Either I take photographs to see how they look relative to the reality they are derived from, in which case harmony is achieved through accepting the process and the surprising outcomes, or I take photographs because I have a relatively clear (in comparison to my own hazy imagination) idea of how I want a photograph or series to look, in which case harmony in a more obvious way, is about matching the intention with the end results.

Whether our intentions are explicit or not, our sense of satisfaction or dissonance arises from whether or not our actions and their results meet our expectations.  Having an implicit or subconscious expectation can sometimes be the root cause of a problem; a meta-problem that must first be solved before the real work can begin.  If I am unaware of my reasons for doing anything, harmony and dissonance can seem to be fleeting and unexplainable, or else, we attribute them to factors other than our intentions.  In such a case, a creative practice may serve as an exercise in enlightenment, that is, in illuminating our drives, values and desires, elevating them to a conscious level.  But unconscious trial and error is a painstaking way of going about realising what our dreams are, and it runs the risk of returning a result way too late to be of any practical use.  Better late than never, sooner rather than later.  It is much simpler to sit down and take a moment to define our initial goals and values so that they may guide us in advance, instead of simply notifying us when we make a wrong turn.

So from a creative perspective, we ultimately seek to achieve harmony in various ways: with our environment, with our tools and materials, with our ideas, our creations and ourselves.  In the same way we might consider an un-retouched photograph or perhaps even a photo-realistic painting to be “true”, in the sense that the lines, shapes, light, tone, texture and colours are sufficiently matched or appropriate, there is also truth in artistic creation when we consider this alternative concept of harmony.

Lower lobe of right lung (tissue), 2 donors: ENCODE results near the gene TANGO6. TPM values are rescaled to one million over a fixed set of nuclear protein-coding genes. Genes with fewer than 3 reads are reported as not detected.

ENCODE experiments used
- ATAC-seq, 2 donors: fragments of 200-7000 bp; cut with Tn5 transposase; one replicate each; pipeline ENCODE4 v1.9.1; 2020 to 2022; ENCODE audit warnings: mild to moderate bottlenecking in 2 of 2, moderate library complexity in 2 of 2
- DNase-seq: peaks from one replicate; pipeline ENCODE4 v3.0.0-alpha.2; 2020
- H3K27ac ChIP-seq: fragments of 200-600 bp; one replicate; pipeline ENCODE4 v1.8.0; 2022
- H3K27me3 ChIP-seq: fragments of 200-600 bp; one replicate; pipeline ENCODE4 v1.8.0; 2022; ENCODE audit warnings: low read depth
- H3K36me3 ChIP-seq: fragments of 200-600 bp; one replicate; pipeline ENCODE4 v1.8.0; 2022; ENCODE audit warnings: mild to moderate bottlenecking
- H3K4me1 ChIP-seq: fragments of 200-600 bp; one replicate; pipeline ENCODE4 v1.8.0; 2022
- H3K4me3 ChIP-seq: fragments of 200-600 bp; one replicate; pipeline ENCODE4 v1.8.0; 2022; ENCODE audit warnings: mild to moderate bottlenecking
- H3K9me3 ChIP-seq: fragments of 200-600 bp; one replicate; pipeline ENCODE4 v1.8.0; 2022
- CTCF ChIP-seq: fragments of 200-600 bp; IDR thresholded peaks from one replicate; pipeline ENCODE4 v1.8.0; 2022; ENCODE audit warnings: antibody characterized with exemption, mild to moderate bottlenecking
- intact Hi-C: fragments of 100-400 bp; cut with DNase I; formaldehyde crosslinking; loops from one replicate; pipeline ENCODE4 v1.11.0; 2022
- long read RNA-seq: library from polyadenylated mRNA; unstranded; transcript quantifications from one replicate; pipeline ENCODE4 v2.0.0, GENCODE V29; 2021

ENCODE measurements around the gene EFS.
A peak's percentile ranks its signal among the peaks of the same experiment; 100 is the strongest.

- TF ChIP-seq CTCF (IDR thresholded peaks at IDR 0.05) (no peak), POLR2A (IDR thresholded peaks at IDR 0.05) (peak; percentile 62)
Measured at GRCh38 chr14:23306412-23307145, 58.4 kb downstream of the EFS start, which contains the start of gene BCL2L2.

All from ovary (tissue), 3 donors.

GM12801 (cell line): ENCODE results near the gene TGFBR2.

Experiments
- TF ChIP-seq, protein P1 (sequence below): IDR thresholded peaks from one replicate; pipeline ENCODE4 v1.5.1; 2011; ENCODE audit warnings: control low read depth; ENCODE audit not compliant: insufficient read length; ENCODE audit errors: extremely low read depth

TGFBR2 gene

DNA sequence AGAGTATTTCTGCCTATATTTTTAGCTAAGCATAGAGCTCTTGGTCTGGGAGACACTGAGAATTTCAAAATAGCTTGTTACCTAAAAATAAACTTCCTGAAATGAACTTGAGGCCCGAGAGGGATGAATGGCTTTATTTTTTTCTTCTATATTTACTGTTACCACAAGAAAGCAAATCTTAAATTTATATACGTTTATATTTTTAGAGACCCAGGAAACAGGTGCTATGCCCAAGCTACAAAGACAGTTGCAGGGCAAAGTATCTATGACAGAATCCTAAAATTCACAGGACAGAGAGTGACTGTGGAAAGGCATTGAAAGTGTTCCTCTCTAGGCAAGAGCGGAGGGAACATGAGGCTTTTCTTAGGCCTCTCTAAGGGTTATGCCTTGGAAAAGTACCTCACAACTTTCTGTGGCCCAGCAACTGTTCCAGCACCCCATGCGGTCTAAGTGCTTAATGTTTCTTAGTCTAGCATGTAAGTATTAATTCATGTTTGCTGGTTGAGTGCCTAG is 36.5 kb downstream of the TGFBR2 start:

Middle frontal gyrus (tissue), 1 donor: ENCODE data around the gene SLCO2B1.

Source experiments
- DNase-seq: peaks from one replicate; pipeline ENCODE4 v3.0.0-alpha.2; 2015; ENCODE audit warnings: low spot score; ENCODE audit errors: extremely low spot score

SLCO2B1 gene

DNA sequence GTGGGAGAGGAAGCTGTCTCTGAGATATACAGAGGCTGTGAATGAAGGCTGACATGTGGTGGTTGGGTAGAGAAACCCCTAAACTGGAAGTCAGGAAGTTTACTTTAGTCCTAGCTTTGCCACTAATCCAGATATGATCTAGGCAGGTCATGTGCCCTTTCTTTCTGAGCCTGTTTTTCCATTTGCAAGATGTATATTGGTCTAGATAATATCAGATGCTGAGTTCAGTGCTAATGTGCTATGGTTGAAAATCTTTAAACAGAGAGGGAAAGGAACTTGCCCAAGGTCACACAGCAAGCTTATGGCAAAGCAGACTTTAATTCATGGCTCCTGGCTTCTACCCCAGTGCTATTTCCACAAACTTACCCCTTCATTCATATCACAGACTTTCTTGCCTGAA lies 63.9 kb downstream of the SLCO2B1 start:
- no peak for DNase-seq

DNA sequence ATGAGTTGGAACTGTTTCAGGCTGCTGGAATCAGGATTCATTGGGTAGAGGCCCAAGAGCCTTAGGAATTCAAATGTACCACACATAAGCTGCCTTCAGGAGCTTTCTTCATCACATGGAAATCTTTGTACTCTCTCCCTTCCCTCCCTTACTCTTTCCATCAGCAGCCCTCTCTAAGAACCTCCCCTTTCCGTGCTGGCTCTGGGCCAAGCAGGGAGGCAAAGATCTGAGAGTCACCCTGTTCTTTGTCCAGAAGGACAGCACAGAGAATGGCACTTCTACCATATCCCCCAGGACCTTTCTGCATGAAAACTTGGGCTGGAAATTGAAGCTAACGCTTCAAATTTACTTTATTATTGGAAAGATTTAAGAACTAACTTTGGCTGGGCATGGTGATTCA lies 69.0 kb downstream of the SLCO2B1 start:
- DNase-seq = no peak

Truth is also about our personal interests and perspectives, so that if we find ourselves engaged in activities that we are not really interested in or find inspiring, it doesn’t resonate with us, or “ring true”.  In this case there is dissonance between our desires or direction, and what we are doing or where we are going.  Even from an emotional perspective we experience these different kinds of truth in the same way, i.e on an instinctual, gut-feeling level. Does an idea make you want to jump out of your seat, stop whatever you are doing and get to work, or does it make you want to stay in bed on a Monday morning, and worse still, make you feel worthless?

Most of us don’t consider ourselves to be artists, but if we think of art as being a deliberate, creative endeavour based on truth (harmony) and beauty, then in carving out the lives we want to live we become artists, and we develop a sensitivity to what is true and what is not.  The title is not simply a label for the sake of labelling, but it is rather a reminder of our responsibility to ourselves and of our role in taking deliberate steps to actively achieve what it is we have previously and explicitly stated that we wish to achieve.  In this sense, a job title is a call to action, and a personal mission statement, rather than simply a description of some task you regularly carry out for financial reward.